A few months ago, I struggled with this trail—the Forney Ridge Trail—as we hiked to Andrews Bald, but this was a different day!
One hiker wrote that we all have good and bad days on “the trail.” Some days we don’t have as much energy and others we have lots! He had a bad day in the rain on the section that runs from Clingmans Dome to Newfound Gap—some 17 miles. He said it was among the hardest he had experienced, and he has hiked the entire Appalachian Trail (AT)! I have hiked sections of the AT between these two points, but the part I did was not that difficult.
There are major climbs and the woods are dense, especially around Mt. Love and Mt Collins, but the trail is beautiful. It is almost enchanting!
On this day, I felt better than great as we hiked from the parking lot at Clingmans Dome along the Forney Trail to the AT and then on to the summit. What I found was that this side of the mountain has a rugged beauty that really takes your breath away. The AT that runs out to Clingmans is beautiful but you don’t have as many views—you are mostly trail running or fast walking.
Here’s another view of the steps down from the parking lot to where you can go left to Andrews Bald or right to the AT and on to Mt. Buckley and Clingmans Dome. These are easy downs and amazing.
Once we step onto the Forney Ridge Trail, you immediately begin to climb and you also face a lot of rocky areas. But these are nothing compared to the hike out to Andrews Bald where the rocks are the size of small cars in places! I’ve posted a few more photos than normal on this blog because I want to take you with me to a place of peace, hope, and life. So, hike on!
This trail hugs the mountainside and gently gains in elevation. It is nothing difficult and most people can hike it easily. But you’ll have to wait until next year. Clingmans Dome closes each year on December 1. Now, if the road to Gatlinburg is open, you can still hike in from Newfound Gap. It’s just a long way.
I will say that I will never walk up that silly paved pathway again unless I’m super old! It is packed with people—always. This trail is really easier and we saw very few people. So, it was a peaceful solace after all that noise that has been taking place in America.
We had views like this one on and off as we hiked to Mount Buckley—another well over 6k peak.
I think is is one of our most awe struck moments. We had climbed to the top of Clingmans Dome several times but not on this trail. It was just beautiful! Have I mentioned to you yet that you need to get out and hike?!! Get out of the house and go! Carry that blasted mask with you but don’t do the isolation thing. Way too many people are missing out on life. You can see that we were alone on this trail. Now, at the top, it was a different story.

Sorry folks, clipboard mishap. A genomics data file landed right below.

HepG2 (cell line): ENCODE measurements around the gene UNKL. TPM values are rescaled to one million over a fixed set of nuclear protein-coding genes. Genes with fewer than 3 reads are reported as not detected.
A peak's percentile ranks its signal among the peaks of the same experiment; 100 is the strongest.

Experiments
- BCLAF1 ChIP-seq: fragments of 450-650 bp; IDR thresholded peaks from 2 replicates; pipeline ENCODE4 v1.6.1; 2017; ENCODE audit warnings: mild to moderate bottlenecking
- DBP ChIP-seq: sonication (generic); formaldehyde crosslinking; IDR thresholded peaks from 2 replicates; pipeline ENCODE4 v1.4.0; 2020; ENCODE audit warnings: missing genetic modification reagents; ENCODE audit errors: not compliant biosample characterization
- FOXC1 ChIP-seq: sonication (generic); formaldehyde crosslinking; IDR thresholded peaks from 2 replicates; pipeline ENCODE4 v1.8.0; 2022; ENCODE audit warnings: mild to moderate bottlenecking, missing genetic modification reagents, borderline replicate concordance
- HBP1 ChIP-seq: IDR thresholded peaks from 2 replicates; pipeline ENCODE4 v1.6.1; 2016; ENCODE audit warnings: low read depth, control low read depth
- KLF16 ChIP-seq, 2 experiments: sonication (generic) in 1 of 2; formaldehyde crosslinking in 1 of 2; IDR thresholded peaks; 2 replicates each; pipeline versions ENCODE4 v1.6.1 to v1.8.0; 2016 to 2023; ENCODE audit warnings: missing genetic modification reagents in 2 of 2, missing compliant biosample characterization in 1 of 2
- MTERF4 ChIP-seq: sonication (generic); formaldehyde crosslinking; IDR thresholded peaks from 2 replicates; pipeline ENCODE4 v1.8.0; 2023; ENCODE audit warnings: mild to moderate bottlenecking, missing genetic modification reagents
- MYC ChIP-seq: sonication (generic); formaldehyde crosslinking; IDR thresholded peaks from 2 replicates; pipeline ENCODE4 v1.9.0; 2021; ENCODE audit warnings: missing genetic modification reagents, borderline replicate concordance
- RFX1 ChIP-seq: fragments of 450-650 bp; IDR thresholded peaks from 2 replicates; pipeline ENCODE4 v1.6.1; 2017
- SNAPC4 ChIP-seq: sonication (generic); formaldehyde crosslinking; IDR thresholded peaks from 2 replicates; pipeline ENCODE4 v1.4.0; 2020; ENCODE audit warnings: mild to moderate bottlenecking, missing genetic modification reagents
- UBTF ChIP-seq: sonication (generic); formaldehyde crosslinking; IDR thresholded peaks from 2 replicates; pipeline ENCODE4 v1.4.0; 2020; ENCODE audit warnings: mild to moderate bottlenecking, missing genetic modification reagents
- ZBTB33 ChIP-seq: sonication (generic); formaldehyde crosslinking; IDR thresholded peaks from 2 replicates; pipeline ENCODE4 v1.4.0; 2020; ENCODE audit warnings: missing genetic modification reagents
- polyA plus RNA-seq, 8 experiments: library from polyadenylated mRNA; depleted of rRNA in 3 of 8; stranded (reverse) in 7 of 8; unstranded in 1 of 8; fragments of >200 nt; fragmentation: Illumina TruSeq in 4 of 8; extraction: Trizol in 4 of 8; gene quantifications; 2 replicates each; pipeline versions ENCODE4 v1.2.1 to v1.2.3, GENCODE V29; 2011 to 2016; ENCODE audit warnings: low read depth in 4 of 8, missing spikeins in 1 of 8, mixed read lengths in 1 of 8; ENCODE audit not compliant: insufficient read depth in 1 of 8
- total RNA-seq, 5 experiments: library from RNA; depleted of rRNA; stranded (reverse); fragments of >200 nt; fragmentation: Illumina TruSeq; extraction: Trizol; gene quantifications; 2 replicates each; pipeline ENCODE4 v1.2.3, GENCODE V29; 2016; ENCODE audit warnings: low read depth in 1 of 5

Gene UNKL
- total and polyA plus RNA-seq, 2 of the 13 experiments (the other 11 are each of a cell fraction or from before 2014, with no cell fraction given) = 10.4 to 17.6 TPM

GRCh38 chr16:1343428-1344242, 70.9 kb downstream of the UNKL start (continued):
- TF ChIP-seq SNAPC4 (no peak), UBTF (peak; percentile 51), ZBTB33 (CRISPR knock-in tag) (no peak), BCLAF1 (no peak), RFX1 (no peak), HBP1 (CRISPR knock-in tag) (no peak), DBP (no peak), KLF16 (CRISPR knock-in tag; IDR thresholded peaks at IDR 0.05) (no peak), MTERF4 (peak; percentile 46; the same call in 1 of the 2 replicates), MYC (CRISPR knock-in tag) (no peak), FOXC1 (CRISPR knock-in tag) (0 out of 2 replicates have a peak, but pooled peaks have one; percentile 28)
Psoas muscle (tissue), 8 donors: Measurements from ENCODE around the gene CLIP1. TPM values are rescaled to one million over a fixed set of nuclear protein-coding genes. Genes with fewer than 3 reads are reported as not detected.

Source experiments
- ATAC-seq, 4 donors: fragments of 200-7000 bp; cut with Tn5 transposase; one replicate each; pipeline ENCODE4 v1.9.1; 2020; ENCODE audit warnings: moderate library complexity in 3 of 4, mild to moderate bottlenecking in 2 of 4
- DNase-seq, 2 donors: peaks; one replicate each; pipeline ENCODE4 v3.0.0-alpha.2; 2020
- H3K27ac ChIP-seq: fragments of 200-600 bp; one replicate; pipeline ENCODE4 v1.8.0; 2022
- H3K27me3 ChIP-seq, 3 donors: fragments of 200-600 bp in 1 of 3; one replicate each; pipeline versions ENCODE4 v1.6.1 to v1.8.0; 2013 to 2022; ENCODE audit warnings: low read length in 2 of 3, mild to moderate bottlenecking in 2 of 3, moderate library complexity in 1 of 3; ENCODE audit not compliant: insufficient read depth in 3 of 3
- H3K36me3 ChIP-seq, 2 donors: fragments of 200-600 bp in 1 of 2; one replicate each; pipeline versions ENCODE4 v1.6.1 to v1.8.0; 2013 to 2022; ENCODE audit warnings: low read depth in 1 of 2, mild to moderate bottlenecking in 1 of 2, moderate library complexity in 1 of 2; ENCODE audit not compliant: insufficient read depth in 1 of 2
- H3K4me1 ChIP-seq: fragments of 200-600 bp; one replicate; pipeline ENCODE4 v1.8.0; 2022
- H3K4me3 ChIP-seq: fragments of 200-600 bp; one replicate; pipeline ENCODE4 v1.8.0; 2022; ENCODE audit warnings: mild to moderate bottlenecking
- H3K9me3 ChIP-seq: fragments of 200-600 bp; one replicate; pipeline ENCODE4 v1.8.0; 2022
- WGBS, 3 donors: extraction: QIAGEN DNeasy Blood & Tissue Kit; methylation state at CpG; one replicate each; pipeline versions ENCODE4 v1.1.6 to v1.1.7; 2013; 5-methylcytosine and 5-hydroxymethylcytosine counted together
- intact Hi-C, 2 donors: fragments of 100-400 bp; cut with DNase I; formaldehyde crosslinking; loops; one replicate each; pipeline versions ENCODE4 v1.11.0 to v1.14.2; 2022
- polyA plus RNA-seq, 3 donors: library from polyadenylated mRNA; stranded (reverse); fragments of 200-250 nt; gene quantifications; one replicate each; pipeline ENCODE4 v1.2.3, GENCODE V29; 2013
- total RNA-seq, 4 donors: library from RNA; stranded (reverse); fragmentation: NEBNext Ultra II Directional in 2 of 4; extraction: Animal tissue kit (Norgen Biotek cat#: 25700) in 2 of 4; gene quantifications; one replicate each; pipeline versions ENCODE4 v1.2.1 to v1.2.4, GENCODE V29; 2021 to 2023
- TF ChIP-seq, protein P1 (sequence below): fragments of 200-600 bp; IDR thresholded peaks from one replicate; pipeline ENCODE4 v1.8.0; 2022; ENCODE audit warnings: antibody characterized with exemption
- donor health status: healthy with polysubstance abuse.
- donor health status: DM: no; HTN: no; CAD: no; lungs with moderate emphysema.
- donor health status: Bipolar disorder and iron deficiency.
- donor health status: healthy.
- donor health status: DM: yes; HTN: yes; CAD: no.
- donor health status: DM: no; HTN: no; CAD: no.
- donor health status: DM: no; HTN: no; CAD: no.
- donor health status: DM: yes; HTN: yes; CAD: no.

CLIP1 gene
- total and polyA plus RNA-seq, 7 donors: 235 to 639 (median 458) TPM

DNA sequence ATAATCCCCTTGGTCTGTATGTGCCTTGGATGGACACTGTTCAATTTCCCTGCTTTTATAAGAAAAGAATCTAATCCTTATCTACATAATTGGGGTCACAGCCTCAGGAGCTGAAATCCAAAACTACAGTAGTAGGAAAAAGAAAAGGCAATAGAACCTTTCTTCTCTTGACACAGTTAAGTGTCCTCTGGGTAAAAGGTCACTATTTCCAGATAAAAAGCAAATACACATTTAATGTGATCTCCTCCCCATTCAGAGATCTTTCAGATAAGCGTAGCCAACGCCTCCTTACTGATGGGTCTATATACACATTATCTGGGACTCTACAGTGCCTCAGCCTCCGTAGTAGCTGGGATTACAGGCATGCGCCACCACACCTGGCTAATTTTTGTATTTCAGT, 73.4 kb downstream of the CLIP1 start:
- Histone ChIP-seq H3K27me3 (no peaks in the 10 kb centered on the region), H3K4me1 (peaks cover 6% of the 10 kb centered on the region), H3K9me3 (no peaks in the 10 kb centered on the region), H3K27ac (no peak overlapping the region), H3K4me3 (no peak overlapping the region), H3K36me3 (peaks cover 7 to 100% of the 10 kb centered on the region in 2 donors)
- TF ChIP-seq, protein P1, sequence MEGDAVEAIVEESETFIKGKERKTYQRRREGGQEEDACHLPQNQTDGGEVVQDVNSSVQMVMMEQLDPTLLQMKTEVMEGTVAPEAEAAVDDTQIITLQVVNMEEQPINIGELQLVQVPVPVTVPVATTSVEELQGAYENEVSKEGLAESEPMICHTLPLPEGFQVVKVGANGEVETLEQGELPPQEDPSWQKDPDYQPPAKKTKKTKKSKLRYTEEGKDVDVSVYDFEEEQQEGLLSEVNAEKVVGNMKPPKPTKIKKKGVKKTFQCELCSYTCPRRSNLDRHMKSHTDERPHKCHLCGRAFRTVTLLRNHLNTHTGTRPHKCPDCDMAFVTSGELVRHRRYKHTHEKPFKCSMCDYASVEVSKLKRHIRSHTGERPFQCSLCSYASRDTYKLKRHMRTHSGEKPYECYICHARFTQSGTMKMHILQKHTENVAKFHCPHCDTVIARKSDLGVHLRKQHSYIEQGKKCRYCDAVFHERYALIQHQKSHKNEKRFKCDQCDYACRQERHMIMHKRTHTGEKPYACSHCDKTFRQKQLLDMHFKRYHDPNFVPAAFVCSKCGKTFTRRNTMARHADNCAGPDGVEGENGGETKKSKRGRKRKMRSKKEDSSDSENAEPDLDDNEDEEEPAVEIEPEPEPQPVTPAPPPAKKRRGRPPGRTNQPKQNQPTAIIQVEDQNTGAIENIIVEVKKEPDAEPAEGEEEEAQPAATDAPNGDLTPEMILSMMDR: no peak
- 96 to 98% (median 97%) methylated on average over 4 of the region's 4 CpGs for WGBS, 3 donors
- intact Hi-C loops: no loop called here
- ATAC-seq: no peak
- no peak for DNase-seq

Mount Buckley (6,530) has the distinction of being the closest named peak to Clingmans Dome. It is the highest point in Tennessee! I did not know that, and it’s located on the same ridgeline within Great Smoky Mountains National Park. That’s a grand association!
But despite all of this, Mount Buckley is typically unnoticed. Those who hike the Appalachian Trail between Clingmans Dome and Silers Bald usually blow right over its summit. Still plenty of people stop here for a moment. We did and I set up the Sony on a tree and used the timer to take this photo.
At the top of Mt. Buckley . . . and here’s the tree I used as a tripod!
By this time, the sun was beginning to set. I absolutely hate Daylight Savings time. We had to move quickly to get to the AT and then on to Clingmans Dome before it was too late.
One of my favorite things is to hike on a ridgeline. You just know you are on the top, and you are moving along through the trees, past slanted rocks like this, and on to your destination.
Fir tree tunnels! And to think, I once worked in the city and sat at a desk and worried about all the details of life. No, I don’t do that anymore.
Can you feel the quiet in this photo? Nothing difficult here—just Keens against the rock and moving forward.
Once you break out of the forest, you are on the top of Clingmans Dome and suddenly there are stunning views.
More of those amazing views—views that are closed now due to winter. We always seem to close this park down the day before or on the last day before they swing the gates into place and lock them.
I won’t show you the hundreds of people, who had collected at the top to climb the lookout tower, but let me say that if you think America is hiding inside, think again. People from all over the country and around the world were here. So, no, we are not closed!